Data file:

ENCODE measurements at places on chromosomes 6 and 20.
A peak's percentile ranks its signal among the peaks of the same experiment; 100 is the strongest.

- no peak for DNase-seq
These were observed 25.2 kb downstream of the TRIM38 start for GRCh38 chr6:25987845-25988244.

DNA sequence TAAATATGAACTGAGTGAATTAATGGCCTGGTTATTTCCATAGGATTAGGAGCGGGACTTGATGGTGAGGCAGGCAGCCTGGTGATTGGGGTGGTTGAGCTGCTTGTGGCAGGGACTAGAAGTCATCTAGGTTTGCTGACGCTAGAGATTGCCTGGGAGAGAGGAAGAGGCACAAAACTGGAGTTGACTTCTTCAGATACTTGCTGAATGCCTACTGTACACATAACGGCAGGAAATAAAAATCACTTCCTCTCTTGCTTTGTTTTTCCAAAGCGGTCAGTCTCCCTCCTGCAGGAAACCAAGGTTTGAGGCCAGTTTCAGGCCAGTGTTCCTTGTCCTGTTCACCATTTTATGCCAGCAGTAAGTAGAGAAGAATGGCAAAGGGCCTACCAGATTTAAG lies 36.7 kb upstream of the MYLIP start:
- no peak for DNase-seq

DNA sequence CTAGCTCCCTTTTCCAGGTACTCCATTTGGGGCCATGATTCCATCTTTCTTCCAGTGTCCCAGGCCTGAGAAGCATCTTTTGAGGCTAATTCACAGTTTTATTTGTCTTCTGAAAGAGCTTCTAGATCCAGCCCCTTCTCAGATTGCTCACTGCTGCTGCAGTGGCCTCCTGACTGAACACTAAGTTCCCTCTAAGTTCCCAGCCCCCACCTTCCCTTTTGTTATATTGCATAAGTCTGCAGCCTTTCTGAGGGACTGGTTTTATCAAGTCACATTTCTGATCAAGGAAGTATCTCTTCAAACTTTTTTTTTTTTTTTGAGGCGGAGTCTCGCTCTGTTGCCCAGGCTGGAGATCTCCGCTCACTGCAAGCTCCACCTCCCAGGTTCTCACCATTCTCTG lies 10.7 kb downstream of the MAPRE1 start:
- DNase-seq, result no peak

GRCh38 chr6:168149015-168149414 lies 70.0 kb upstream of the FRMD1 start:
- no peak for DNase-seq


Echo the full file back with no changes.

ENCODE measurements at places on chromosomes 6 and 20.
A peak's percentile ranks its signal among the peaks of the same experiment; 100 is the strongest.

- no peak for DNase-seq
These were observed 25.2 kb downstream of the TRIM38 start for GRCh38 chr6:25987845-25988244.

DNA sequence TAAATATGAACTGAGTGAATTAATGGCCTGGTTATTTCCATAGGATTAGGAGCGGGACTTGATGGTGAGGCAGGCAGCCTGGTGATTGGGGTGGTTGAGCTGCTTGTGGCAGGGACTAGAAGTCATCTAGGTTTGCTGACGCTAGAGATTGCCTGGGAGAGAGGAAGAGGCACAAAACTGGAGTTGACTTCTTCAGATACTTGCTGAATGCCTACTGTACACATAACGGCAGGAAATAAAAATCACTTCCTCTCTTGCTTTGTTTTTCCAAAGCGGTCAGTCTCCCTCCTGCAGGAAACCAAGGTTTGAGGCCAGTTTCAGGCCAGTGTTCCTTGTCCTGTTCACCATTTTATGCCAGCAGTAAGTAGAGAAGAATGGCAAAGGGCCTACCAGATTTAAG lies 36.7 kb upstream of the MYLIP start:
- no peak for DNase-seq

DNA sequence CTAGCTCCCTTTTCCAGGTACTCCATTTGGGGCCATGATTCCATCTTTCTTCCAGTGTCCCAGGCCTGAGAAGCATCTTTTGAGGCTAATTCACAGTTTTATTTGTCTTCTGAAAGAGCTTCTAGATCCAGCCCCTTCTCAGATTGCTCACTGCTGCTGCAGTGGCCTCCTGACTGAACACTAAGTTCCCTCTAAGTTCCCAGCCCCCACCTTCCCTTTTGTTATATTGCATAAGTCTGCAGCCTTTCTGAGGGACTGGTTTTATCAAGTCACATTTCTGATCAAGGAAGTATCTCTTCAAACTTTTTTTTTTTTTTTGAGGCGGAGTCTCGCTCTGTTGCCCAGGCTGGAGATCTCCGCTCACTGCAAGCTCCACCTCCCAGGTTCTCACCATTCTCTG lies 10.7 kb downstream of the MAPRE1 start:
- DNase-seq, result no peak

GRCh38 chr6:168149015-168149414 lies 70.0 kb upstream of the FRMD1 start:
- no peak for DNase-seq